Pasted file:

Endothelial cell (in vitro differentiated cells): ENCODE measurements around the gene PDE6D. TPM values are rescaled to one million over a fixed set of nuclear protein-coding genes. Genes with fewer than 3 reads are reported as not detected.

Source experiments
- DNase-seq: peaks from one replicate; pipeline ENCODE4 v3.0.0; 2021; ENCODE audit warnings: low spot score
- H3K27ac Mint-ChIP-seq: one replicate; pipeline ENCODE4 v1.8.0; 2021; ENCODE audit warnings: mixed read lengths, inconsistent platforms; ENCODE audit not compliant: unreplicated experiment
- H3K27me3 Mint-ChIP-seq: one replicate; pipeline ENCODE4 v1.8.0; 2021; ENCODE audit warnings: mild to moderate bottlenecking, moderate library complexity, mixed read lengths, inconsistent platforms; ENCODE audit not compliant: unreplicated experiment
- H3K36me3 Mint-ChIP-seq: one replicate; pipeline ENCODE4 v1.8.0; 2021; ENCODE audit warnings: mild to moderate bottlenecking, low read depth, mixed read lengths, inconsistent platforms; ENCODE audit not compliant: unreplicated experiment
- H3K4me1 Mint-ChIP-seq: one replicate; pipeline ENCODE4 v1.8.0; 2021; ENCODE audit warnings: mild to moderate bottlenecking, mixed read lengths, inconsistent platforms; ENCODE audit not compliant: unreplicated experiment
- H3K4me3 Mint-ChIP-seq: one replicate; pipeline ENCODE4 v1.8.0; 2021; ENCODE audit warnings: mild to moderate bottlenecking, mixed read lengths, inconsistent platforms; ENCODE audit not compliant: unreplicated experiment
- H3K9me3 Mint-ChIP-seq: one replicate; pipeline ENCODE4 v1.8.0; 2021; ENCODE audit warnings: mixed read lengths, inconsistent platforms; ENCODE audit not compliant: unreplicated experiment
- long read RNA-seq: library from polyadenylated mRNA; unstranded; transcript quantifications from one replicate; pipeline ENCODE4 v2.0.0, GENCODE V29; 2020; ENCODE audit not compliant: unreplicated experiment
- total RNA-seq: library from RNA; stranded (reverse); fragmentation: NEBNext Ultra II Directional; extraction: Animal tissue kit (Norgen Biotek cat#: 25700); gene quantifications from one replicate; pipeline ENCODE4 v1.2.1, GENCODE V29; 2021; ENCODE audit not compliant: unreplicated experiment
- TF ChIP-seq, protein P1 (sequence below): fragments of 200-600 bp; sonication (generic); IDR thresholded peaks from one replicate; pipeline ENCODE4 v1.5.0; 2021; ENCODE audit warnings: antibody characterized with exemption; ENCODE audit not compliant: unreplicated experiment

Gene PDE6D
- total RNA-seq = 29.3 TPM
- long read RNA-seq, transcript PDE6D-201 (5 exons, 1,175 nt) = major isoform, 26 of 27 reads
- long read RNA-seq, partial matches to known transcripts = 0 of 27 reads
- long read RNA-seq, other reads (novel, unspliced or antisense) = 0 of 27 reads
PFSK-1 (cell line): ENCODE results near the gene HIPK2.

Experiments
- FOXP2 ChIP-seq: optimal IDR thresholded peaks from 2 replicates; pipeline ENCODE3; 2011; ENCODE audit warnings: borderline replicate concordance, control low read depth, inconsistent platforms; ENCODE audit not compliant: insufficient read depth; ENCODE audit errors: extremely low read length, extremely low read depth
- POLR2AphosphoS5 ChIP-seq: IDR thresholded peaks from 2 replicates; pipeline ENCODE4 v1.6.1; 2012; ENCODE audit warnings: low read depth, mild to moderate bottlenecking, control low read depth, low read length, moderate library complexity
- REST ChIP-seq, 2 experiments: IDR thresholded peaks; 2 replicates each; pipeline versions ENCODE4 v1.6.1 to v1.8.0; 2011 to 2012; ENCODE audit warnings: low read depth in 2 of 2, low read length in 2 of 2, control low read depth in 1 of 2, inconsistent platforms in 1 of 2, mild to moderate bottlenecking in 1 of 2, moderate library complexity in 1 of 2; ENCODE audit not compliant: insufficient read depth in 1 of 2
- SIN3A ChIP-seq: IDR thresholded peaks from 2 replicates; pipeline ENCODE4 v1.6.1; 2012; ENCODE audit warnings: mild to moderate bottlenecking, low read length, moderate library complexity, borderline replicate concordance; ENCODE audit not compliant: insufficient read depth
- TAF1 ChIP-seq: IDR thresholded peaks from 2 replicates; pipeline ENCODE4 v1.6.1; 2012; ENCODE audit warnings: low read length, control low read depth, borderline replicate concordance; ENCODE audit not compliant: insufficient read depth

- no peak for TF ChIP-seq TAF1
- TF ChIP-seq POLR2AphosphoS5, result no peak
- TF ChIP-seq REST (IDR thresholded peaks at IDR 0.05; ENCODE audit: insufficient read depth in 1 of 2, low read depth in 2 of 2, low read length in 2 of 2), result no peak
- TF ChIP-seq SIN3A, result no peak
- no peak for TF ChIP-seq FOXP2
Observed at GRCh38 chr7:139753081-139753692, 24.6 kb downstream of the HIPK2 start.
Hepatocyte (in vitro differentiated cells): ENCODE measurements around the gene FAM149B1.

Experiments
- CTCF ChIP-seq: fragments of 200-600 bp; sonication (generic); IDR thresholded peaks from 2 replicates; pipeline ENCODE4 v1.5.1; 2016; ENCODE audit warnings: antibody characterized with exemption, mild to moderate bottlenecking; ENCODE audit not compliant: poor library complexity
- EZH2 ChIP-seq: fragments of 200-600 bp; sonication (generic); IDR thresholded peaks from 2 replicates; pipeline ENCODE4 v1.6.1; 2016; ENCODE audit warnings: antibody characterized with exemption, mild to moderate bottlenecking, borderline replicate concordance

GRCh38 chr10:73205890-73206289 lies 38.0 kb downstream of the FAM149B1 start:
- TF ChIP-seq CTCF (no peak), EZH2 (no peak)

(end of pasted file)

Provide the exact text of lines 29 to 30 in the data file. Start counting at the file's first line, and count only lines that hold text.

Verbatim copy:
- no peak for TF ChIP-seq FOXP2
Observed at GRCh38 chr7:139753081-139753692, 24.6 kb downstream of the HIPK2 start.